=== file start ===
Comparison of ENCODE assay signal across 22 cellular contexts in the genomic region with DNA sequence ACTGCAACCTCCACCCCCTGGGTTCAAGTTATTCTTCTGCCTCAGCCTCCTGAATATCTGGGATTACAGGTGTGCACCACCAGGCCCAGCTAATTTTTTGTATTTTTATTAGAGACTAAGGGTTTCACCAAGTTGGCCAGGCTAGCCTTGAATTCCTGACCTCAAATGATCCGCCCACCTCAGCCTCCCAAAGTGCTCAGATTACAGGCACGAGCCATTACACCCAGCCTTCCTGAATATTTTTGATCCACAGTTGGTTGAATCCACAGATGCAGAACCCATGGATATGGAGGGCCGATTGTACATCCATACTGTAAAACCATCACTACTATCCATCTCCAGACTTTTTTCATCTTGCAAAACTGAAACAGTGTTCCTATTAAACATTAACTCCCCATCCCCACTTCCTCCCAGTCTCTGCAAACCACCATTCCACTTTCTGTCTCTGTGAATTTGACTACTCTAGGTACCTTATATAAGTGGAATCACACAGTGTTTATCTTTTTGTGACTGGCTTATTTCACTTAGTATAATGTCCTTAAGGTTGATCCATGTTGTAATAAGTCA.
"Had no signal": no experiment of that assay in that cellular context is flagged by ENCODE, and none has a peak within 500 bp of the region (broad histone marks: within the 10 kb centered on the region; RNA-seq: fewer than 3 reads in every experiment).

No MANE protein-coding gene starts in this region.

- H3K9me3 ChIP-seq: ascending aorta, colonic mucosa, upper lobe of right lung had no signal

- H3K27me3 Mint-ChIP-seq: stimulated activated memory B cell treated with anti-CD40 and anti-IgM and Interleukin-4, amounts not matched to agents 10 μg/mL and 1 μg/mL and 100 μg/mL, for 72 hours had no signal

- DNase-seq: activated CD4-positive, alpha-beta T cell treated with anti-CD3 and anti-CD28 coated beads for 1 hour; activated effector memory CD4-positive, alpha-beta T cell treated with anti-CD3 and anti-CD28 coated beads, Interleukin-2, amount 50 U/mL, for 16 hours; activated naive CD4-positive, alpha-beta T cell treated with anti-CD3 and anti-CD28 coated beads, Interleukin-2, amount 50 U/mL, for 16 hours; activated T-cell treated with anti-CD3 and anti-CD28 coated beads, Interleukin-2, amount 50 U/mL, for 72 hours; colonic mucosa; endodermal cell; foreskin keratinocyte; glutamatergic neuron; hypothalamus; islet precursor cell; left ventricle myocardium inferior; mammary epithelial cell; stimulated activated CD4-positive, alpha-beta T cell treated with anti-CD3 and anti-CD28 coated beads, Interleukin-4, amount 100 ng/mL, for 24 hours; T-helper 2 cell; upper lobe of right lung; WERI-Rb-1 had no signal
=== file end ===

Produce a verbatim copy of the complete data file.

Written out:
Comparison of ENCODE assay signal across 22 cellular contexts in the genomic region with DNA sequence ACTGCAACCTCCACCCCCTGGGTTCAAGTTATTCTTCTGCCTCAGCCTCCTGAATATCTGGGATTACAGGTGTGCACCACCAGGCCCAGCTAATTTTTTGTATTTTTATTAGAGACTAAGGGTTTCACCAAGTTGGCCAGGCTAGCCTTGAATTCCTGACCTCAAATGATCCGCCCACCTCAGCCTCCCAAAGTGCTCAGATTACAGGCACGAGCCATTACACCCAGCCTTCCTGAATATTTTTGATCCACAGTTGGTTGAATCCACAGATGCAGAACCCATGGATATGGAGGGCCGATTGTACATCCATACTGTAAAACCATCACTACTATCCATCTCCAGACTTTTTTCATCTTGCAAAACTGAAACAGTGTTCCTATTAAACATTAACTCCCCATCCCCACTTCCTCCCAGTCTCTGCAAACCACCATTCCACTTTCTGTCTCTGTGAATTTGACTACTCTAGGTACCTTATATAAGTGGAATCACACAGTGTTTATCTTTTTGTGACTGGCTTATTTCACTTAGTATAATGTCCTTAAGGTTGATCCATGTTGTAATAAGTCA.
"Had no signal": no experiment of that assay in that cellular context is flagged by ENCODE, and none has a peak within 500 bp of the region (broad histone marks: within the 10 kb centered on the region; RNA-seq: fewer than 3 reads in every experiment).

No MANE protein-coding gene starts in this region.

- H3K9me3 ChIP-seq: ascending aorta, colonic mucosa, upper lobe of right lung had no signal

- H3K27me3 Mint-ChIP-seq: stimulated activated memory B cell treated with anti-CD40 and anti-IgM and Interleukin-4, amounts not matched to agents 10 μg/mL and 1 μg/mL and 100 μg/mL, for 72 hours had no signal

- DNase-seq: activated CD4-positive, alpha-beta T cell treated with anti-CD3 and anti-CD28 coated beads for 1 hour; activated effector memory CD4-positive, alpha-beta T cell treated with anti-CD3 and anti-CD28 coated beads, Interleukin-2, amount 50 U/mL, for 16 hours; activated naive CD4-positive, alpha-beta T cell treated with anti-CD3 and anti-CD28 coated beads, Interleukin-2, amount 50 U/mL, for 16 hours; activated T-cell treated with anti-CD3 and anti-CD28 coated beads, Interleukin-2, amount 50 U/mL, for 72 hours; colonic mucosa; endodermal cell; foreskin keratinocyte; glutamatergic neuron; hypothalamus; islet precursor cell; left ventricle myocardium inferior; mammary epithelial cell; stimulated activated CD4-positive, alpha-beta T cell treated with anti-CD3 and anti-CD28 coated beads, Interleukin-4, amount 100 ng/mL, for 24 hours; T-helper 2 cell; upper lobe of right lung; WERI-Rb-1 had no signal